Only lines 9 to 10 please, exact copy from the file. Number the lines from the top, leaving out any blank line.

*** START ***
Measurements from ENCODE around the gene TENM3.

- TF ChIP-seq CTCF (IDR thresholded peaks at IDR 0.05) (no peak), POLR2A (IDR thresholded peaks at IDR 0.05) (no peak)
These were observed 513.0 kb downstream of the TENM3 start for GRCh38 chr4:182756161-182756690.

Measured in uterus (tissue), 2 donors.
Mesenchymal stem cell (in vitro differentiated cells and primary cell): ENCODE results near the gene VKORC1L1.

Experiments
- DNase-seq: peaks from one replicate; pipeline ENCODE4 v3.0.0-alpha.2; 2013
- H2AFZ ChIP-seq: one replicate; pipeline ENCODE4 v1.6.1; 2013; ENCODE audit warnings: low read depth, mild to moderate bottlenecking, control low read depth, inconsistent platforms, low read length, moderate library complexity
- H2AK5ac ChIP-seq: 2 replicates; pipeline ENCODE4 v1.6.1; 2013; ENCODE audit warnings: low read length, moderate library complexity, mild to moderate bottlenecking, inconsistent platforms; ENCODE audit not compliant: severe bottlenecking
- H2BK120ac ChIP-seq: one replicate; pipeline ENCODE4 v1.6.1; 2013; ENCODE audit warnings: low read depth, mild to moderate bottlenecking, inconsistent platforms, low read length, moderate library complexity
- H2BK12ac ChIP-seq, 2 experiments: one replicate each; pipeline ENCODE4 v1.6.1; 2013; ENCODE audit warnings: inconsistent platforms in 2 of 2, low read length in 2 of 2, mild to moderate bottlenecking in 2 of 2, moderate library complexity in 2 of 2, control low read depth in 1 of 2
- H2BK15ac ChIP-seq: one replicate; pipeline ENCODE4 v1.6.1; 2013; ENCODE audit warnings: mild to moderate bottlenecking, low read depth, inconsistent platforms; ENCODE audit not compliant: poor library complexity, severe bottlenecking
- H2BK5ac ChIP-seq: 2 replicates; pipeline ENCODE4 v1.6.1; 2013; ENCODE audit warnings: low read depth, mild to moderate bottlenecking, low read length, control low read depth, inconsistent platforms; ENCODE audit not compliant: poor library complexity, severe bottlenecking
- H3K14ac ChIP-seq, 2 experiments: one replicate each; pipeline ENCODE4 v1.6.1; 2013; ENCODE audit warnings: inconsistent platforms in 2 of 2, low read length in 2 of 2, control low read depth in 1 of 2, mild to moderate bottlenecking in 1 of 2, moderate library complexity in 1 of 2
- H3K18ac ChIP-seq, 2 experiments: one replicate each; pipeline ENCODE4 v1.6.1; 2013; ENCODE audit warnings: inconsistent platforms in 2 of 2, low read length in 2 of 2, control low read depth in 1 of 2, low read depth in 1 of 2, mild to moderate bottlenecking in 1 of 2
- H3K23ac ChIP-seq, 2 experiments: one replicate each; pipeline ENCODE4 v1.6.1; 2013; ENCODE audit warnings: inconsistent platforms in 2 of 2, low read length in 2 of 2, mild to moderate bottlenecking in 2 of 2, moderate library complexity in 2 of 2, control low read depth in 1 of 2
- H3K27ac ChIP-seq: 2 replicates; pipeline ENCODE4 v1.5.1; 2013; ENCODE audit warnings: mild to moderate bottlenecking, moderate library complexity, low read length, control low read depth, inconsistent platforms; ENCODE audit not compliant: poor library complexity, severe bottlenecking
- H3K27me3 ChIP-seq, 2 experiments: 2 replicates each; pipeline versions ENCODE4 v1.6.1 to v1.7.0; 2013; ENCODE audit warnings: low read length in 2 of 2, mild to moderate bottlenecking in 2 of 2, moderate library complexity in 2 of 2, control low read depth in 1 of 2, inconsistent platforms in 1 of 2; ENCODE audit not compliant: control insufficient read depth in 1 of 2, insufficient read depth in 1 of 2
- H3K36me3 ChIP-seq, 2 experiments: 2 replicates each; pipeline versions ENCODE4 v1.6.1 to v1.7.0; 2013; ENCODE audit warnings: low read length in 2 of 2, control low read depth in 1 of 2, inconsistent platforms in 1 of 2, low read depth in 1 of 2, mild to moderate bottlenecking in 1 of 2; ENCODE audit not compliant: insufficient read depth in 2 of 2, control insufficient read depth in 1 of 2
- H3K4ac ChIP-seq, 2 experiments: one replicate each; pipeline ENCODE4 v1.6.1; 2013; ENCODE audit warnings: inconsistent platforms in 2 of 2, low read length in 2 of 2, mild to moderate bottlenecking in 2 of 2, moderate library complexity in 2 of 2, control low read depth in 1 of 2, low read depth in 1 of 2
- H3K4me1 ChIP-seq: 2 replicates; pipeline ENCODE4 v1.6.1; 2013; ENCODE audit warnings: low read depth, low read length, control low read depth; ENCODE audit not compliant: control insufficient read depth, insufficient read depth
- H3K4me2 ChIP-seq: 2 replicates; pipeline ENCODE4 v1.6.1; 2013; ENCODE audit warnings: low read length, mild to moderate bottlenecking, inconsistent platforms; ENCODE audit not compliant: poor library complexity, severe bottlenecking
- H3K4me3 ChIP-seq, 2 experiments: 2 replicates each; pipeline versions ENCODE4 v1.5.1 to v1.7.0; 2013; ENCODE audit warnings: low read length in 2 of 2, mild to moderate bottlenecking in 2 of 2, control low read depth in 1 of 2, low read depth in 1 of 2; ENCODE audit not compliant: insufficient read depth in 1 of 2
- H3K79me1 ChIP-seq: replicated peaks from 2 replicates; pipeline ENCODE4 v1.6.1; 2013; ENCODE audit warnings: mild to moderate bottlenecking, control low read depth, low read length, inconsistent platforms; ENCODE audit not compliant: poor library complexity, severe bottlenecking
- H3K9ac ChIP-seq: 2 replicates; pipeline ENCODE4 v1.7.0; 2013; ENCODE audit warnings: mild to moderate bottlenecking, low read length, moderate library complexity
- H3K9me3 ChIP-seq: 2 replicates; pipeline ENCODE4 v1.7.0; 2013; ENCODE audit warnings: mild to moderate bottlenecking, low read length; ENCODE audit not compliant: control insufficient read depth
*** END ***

- H2AK5ac ChIP-seq: 2 replicates; pipeline ENCODE4 v1.6.1; 2013; ENCODE audit warnings: low read length, moderate library complexity, mild to moderate bottlenecking, inconsistent platforms; ENCODE audit not compliant: severe bottlenecking
- H2BK120ac ChIP-seq: one replicate; pipeline ENCODE4 v1.6.1; 2013; ENCODE audit warnings: low read depth, mild to moderate bottlenecking, inconsistent platforms, low read length, moderate library complexity